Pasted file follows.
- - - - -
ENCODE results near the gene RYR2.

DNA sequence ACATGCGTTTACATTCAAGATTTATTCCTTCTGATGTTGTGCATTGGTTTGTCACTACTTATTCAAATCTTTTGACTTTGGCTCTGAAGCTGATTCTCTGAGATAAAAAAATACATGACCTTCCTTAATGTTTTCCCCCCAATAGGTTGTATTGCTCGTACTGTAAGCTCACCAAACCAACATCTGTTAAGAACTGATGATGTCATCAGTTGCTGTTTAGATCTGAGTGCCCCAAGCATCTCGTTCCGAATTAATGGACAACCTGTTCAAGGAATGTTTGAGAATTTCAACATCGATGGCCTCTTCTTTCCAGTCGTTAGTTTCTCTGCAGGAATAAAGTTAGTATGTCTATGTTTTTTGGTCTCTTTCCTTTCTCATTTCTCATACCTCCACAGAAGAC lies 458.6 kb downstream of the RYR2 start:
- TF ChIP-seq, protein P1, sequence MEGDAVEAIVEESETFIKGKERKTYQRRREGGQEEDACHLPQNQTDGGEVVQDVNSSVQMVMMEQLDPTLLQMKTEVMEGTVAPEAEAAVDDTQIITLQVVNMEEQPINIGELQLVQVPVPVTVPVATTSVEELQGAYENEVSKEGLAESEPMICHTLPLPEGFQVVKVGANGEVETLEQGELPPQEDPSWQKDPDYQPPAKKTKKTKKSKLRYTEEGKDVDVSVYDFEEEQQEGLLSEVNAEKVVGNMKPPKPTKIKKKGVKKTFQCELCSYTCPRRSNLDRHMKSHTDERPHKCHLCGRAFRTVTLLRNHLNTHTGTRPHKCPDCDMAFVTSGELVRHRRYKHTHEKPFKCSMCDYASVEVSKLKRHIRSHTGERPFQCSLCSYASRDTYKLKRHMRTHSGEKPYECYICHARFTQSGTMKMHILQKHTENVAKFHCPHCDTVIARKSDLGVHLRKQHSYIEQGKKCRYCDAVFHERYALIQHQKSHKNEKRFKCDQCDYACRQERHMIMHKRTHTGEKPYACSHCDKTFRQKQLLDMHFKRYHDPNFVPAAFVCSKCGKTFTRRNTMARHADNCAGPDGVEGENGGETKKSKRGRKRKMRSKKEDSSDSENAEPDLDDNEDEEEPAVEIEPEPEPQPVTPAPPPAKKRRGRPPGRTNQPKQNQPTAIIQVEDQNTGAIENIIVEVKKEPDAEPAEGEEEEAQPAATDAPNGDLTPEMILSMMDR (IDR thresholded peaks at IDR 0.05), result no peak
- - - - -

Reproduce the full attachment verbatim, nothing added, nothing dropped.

ENCODE results near the gene RYR2.

DNA sequence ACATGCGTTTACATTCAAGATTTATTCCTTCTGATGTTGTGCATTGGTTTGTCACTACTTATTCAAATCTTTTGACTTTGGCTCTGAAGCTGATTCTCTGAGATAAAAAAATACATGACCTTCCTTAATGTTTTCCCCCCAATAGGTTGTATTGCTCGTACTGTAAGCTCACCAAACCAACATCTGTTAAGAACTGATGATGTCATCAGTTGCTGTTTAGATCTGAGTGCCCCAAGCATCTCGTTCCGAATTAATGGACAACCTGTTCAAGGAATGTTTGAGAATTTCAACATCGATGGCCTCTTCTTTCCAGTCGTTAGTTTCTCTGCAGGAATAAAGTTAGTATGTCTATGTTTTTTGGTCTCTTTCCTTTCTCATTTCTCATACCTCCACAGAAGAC lies 458.6 kb downstream of the RYR2 start:
- TF ChIP-seq, protein P1, sequence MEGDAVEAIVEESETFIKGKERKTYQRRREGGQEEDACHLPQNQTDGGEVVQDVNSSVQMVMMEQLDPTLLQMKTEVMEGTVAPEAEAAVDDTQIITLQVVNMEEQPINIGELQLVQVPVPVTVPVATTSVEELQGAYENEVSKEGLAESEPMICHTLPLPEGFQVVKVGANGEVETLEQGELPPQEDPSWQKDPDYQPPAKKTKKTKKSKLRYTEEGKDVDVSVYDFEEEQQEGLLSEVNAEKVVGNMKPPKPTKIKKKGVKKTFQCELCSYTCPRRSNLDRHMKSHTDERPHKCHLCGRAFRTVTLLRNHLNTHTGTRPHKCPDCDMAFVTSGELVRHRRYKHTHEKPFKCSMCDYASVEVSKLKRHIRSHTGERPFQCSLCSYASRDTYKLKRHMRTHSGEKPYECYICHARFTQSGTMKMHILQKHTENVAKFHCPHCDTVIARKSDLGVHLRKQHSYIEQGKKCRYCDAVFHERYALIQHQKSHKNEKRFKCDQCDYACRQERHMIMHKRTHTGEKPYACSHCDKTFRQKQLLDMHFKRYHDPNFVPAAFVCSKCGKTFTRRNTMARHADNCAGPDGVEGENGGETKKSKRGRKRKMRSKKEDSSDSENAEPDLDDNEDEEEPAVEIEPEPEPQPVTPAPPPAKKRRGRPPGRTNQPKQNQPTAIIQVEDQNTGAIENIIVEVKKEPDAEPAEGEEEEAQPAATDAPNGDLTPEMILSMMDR (IDR thresholded peaks at IDR 0.05), result no peak